Physical therapists are experts in anatomy and biomechanics. They can help identify the source of your knee pain and teach you what to do — and not do — to be pain-free. They can also help you return to a certain activity, sport, or function by teaching you how to progress in a safe way.
some people are skeptical about giving physical therapy a try if they haven’t had a specific injury or surgery and turn to internet advice. While some videos or articles provide great overviews on building strength or maintaining flexibility in a specific body part, they can’t diagnose the specific source of your knee pain and they’re no substitute for the customized instruction you need to correct the source of your pain.
- Pinpointing the issue
Different parts of your knee can cause different types of pain and discomfort. By listening to your symptoms and analyzing your movement, a physical therapist can narrow in on the issue and recommend a strategy for recovery. Here are some examples of sources of knee pain and possible symptoms:
- Bone or cartilage: Catching and locking sensation; knee gets stuck in a certain position; difficulty straightening or bending the knee; blocked range of motion; pain is often under the knee cap or deep in the joint.
- Ligaments: Feeling of instability, like your knee wants to give way.
- Tendons: No or minimal pain at rest or lower levels of activity but more pain with more intense activity; you can touch exactly where it hurts; pain is right on the front of the knee joint.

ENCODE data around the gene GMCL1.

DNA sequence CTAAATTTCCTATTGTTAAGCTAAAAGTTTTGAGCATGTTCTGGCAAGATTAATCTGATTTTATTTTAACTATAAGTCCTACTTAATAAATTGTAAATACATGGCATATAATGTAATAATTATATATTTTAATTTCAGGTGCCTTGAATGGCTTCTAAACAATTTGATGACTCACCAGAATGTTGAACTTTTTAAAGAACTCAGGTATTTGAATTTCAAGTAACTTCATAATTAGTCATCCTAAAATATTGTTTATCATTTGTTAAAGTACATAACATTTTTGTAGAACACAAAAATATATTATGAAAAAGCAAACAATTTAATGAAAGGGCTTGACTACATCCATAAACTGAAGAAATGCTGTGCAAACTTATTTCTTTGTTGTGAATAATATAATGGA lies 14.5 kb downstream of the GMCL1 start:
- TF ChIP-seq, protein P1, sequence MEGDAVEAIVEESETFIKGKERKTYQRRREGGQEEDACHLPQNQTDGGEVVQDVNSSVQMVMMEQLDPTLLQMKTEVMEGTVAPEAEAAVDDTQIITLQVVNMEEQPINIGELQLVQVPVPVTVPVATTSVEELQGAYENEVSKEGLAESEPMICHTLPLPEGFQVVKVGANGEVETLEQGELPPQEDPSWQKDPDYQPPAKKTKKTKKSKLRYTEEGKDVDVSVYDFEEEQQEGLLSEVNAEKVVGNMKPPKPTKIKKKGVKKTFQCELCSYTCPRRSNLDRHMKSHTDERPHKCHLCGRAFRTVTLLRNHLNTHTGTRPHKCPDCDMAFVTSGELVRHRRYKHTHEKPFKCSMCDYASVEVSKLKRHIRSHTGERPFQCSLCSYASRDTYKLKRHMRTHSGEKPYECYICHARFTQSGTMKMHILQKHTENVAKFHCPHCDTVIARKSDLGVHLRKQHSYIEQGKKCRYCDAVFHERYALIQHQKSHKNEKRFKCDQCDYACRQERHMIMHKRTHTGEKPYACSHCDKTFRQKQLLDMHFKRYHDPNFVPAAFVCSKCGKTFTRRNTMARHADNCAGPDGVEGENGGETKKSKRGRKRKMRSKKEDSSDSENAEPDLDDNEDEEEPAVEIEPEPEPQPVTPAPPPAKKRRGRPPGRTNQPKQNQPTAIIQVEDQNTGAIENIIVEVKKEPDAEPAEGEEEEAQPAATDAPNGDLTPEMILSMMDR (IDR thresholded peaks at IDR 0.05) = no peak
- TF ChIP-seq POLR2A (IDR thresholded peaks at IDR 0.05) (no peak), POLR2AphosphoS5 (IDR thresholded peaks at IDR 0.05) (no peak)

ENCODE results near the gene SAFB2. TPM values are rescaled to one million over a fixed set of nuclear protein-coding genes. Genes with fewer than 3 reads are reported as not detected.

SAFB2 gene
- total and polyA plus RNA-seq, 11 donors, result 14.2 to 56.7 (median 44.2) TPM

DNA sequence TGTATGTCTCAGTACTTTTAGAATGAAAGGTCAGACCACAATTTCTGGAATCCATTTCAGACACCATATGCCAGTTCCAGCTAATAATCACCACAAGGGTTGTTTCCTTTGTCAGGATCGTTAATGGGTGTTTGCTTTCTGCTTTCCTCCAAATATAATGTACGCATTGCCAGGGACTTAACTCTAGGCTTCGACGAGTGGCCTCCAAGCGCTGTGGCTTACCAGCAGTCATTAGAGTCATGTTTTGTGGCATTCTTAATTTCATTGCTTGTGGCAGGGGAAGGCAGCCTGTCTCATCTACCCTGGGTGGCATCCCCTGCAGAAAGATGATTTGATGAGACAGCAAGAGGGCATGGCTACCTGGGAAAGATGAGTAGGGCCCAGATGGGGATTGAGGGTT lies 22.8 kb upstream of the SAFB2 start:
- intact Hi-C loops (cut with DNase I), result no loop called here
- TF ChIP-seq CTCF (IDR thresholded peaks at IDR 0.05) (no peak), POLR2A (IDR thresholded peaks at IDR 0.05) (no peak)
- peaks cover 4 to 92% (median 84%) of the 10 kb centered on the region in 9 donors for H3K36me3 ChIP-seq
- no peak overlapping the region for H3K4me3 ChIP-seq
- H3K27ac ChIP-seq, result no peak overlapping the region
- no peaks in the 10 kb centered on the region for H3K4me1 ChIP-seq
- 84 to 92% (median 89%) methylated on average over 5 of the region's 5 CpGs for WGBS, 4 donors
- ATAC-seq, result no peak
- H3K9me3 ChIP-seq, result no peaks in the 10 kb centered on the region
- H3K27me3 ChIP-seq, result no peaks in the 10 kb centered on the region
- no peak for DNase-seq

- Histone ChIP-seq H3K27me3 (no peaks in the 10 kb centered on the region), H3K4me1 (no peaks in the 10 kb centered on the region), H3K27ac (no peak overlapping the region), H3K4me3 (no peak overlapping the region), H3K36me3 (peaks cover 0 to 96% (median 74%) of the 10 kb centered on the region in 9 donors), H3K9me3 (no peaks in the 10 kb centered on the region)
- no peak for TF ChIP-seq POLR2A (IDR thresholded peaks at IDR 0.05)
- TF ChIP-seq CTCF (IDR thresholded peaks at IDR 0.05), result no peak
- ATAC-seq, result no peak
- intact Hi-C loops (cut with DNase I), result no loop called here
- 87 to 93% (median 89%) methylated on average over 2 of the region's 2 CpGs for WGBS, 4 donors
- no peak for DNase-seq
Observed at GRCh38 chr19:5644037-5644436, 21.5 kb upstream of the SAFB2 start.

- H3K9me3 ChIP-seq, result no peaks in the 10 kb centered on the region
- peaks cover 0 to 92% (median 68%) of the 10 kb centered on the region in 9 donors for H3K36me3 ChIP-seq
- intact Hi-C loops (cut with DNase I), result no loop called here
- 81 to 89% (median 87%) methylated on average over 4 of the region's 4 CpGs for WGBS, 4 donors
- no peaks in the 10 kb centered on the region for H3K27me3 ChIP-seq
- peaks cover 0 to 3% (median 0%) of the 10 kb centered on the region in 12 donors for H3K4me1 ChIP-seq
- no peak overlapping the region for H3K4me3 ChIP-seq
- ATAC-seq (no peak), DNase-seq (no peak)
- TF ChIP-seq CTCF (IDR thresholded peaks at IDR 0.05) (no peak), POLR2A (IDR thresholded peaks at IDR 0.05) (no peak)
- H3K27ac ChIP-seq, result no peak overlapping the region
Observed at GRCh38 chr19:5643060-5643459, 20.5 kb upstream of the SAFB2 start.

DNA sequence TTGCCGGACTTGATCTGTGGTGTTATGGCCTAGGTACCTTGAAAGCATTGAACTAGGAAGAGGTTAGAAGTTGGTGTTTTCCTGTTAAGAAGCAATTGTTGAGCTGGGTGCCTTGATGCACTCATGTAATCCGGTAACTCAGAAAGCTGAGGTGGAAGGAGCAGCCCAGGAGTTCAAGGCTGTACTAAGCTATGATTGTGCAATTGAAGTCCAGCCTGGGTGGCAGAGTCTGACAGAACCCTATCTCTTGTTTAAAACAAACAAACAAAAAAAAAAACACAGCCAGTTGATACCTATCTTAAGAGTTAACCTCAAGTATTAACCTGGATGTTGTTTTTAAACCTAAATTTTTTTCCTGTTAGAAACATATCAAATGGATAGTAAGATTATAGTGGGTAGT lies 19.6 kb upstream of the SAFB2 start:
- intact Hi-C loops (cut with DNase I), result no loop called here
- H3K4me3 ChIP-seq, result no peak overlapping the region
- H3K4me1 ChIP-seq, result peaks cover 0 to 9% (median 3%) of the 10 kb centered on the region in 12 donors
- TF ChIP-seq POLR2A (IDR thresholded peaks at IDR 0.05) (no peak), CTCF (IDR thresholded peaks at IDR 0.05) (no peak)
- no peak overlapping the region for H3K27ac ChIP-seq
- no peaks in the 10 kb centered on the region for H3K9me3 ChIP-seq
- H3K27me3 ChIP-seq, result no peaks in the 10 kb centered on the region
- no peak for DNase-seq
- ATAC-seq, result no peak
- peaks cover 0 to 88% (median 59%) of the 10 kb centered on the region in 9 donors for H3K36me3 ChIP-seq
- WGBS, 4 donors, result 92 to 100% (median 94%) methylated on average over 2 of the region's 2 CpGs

- Muscles: Pain is above or below the knee joint.
- Nerves: If knee pain is present without swelling or instability, it could be related to back pain and the compression of nerves in your lower back or hip. This type of pain is usually based on your position, like when bending forward.
- Bursa: Pain gets worse with activity; pain is worse with the first couple of steps before loosening and feeling better. This might point to the bursa, which is like the cushion around tendons and bones that prevents them from rubbing.
Depending on the source of pain, physical therapy sessions at the Institute for Athletic Medicine typically involve 40 minutes of one-on-one interaction and additional treatment methods such as electrical stimulation, ice and compression machines, taping techniques , dry needling (similar to acupuncture), or blood flow restriction training.
Many of our patients find a significant difference in pain levels in just four to six sessions.
- Preventing knee pain from returning
The best way to prevent knee pain or injuries from returning is to do a proper course of physical therapy then stay active, maintain a healthy weight, and decrease excessive stresses on the knees.
Prior to physical activity, make sure you’re warming up the right mechanics in your body. Athletes looking to avoid knee injuries should consider pre-season conditioning programs to focus on core strength and landing mechanics. For older adults, especially those with arthritis, remember that “motion is lotion.” Consistent, comfortable movement is therapeutic for knees and can help prevent pain.
- Keep your knees strong
Knee strength isn’t just about your quad and hamstring muscles. The stronger you are in your hips and core, the less force goes through your knees when you move. If you want to build strength in your knees by targeting certain muscles, be sure to include your glutes and core muscles in your exercise routines.
If you experience pain in any joint, whether from a recent injury or a lingering issue, don’t let it hold you back. Call 612-672-7100 to make an appointment, or click to request a personal consultation with one of our expert physical therapists. You can also visit our website at http://www.athletic-medicine.org/